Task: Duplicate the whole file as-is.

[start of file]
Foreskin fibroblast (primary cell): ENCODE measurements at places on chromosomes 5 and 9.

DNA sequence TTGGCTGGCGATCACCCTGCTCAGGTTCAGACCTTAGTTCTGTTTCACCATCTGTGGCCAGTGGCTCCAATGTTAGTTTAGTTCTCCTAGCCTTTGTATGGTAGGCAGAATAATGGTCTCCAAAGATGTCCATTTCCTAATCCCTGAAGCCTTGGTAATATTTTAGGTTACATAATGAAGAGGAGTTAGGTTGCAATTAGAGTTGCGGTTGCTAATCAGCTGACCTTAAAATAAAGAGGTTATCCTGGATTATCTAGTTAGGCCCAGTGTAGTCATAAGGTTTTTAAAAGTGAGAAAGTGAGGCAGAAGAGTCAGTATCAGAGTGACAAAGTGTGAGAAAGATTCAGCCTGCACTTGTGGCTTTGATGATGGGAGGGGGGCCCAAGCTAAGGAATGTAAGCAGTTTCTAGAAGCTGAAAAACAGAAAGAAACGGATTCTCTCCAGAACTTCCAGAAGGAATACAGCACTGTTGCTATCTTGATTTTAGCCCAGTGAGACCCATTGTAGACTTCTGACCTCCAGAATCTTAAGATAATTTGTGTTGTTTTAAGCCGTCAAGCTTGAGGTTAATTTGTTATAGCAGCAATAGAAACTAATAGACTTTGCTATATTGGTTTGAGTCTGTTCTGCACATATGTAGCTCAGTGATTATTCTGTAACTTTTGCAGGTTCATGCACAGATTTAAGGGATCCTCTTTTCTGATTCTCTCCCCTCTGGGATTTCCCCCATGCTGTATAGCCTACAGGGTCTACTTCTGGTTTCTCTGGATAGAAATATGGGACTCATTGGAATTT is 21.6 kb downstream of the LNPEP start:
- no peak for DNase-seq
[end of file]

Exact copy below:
Foreskin fibroblast (primary cell): ENCODE measurements at places on chromosomes 5 and 9.

DNA sequence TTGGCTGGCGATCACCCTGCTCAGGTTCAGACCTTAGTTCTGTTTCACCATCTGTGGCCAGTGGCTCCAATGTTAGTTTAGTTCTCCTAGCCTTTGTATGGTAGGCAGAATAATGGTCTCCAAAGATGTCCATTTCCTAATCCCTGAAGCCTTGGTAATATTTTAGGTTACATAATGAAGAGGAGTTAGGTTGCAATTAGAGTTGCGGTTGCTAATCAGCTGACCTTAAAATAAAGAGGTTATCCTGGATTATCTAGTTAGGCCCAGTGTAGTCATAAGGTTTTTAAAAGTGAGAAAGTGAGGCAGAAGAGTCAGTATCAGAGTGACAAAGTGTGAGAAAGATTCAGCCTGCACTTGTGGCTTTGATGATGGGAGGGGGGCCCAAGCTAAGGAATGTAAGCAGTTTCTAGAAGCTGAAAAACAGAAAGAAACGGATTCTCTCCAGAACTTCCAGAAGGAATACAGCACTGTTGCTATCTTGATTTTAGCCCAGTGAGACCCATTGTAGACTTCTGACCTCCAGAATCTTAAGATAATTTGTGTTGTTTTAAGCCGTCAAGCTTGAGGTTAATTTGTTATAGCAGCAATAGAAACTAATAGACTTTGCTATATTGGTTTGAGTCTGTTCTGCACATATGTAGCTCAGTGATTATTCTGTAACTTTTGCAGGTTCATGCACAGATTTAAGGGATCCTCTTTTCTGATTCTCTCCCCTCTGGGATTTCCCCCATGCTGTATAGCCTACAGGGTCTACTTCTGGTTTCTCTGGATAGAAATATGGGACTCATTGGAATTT is 21.6 kb downstream of the LNPEP start:
- no peak for DNase-seq